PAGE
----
Chapter one argues that the case of the giraffe—long prized by Darwinists—actually resists explanation by natural selection. Chapter two charts Milo’s fresh take on Darwin’s “domestication analogy”, which introduced natural selection as something like an automated breeding program. The so-called “laws of the jungle” apply only to the farm and the garden, Milo explains, two spaces subject to artificially choosey arbitration. Any actual jungle, Milo says, is teeming with all manner of life, much of which does just fine despite not being particularly well-suited to its surroundings.
If the laws of the jungle do dictate any natural space, Milo shows in chapter three, it is perhaps the desert island, which is why the Galapagos Archipelago was a fitting place for Darwin to formulate his Malthus-inspired theory. Section one ends with Milo’s most surprising critique of Darwinism, which argues that the human brain itself should be understand as evidence to the contrary of natural selection.
Section two of Good Enough moves from deconstruction to recommendation—from debunking Darwinism to developing in its place the theory of “good enough”, which keeps what works from Darwin while widening the field to allow for non-Darwinian notions of mediocrity, excess, uselessness, chance, and natural safety nets. Section three discusses this newly elaborated theory in relation to human society. Throughout the book Milo insists that selectionist dogma is problematic not only for stifling good science but for the specious justifications provided to ruthless human systems.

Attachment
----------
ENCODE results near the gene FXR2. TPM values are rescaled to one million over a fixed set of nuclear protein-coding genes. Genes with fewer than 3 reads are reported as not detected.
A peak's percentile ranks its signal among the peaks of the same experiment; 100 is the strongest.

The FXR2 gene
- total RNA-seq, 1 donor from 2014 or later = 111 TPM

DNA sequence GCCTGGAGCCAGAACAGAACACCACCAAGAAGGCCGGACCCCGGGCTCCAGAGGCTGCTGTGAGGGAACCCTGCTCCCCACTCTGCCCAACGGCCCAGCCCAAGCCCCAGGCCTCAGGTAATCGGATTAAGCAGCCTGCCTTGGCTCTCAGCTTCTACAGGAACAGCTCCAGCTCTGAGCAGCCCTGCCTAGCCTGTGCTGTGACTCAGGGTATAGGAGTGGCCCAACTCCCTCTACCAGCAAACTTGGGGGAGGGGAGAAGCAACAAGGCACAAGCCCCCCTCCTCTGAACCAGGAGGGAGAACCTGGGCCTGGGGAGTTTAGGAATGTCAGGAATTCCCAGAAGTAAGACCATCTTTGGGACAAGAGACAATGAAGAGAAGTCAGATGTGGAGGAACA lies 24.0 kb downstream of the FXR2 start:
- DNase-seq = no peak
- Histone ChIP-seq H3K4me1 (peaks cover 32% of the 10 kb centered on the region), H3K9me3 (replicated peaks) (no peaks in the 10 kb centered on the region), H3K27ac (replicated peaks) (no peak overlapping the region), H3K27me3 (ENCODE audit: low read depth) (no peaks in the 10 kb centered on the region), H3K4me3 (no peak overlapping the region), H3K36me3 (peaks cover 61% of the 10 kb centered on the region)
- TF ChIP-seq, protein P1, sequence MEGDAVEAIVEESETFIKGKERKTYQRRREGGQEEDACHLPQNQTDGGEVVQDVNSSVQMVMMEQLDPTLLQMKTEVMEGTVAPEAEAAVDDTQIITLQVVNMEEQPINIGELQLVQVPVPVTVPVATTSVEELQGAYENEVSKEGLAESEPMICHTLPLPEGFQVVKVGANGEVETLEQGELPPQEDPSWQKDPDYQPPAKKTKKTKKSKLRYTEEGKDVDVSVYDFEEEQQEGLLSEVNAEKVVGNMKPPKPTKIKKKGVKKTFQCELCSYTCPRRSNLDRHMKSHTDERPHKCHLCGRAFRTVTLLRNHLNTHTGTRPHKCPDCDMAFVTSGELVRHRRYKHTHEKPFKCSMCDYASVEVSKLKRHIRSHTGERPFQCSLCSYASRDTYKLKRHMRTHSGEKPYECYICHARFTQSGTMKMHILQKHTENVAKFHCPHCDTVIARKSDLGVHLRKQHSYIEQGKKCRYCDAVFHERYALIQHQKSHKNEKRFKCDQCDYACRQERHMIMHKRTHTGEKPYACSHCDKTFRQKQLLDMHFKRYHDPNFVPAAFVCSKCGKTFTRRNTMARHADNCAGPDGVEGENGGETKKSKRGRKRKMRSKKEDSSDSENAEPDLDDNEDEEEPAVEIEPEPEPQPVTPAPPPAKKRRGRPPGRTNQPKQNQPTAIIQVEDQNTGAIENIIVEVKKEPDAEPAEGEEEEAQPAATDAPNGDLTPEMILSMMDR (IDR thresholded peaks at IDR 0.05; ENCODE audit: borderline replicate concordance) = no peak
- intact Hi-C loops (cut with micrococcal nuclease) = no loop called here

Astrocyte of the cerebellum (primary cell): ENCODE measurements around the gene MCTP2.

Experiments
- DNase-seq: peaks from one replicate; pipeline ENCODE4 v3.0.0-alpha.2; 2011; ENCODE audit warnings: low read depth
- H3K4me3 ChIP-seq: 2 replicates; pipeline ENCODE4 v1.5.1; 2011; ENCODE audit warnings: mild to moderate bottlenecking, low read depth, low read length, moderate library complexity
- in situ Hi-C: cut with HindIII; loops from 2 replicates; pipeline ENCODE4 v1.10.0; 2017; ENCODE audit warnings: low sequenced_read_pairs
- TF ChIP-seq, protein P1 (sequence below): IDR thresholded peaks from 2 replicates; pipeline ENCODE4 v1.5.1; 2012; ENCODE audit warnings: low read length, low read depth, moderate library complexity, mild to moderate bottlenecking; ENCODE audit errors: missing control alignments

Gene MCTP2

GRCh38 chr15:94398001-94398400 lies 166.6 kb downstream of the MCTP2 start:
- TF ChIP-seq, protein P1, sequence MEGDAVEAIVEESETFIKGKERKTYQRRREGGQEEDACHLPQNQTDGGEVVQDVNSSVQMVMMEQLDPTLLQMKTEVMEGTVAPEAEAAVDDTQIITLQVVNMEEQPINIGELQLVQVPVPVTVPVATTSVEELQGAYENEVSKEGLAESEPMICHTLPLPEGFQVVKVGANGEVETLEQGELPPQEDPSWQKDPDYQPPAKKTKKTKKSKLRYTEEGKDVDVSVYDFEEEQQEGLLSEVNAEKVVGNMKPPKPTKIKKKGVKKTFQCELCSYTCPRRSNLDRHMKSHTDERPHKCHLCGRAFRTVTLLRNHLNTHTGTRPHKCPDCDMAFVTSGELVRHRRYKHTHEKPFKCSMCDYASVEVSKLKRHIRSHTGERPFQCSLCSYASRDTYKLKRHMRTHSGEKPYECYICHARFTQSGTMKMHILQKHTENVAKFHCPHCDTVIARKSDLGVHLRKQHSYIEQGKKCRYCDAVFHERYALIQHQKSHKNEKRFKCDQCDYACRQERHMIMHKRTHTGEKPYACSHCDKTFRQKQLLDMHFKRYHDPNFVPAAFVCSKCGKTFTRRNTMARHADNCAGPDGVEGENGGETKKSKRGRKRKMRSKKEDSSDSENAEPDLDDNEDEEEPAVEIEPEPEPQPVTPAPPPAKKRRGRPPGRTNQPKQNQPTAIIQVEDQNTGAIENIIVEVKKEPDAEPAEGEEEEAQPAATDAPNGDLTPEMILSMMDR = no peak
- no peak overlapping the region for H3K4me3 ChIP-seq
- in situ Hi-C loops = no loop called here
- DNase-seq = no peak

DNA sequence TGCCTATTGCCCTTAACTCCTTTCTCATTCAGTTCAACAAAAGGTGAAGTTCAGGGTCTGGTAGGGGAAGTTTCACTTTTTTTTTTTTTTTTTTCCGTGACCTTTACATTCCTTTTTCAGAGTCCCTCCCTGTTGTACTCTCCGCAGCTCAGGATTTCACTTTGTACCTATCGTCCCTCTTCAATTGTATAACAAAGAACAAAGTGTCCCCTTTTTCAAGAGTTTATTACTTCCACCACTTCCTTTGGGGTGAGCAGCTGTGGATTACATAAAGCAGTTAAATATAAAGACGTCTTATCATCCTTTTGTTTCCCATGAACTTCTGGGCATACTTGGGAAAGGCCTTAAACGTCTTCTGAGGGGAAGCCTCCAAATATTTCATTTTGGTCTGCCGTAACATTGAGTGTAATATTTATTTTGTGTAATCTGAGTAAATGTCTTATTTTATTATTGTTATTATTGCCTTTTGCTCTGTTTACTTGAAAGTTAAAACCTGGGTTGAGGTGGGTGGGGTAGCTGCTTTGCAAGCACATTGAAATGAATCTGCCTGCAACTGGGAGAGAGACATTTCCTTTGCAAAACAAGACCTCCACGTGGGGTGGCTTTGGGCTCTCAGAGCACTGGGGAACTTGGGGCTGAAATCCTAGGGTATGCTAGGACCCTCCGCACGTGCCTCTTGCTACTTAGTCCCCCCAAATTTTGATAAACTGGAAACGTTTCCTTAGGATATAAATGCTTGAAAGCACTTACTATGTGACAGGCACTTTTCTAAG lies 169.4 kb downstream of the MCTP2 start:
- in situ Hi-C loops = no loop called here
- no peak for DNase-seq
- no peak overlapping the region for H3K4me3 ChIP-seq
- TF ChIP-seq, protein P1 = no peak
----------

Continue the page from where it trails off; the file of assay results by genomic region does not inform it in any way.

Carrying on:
For Milo, social Darwinism and neoliberalism alike are old and ongoing misappropriations of a scientific paradigm that is itself over-extended. Milo notes early on that he will not consider the “rightness” of drawing human lessons from nature. His point is merely that, if folks do insist on following the naturalistic fallacy of mistaking “is” for “ought”, they should at least understand how nature really acts. As things stand currently, the “prescriptive ramifications of evolutionary theory” see society learn from an all-too-human natural world, a jungle made on the model of the market. Milo severs this feedback loop by saving Darwinism from its own excesses. As he discusses somewhat wistfully, this severing makes room for a more enjoyable and generally less exhausting sense of what counts as success in nature as well as society.
As a self-proclaimed “natural philosopher”, Milo is transparent regarding how his methods and knowledge base make him uniquely capable to write this book. The copious footnotes and careful explanations of scientific findings demonstrate that Milo is well-versed in the primary material. But as other aspects of the book clarify, Milo relies on history, logic, and even the art of reasonable speculation in ways that depart from a more straightforward scientific inquiry. The book is concise but conversational, clear yet sometimes deceptively so, given the complexity under discussion. Undoubtedly there are moments when Milo pushes too far or where he has cherry-picked his targets. But such liabilities are to be expected in a book whose target is so overbearing. As a ranging and even-handed polemic, Good Enough is an important intervention that boasts none of the mediocrity that Milo finds everywhere at work—or rather, asleep on the job—in the natural world.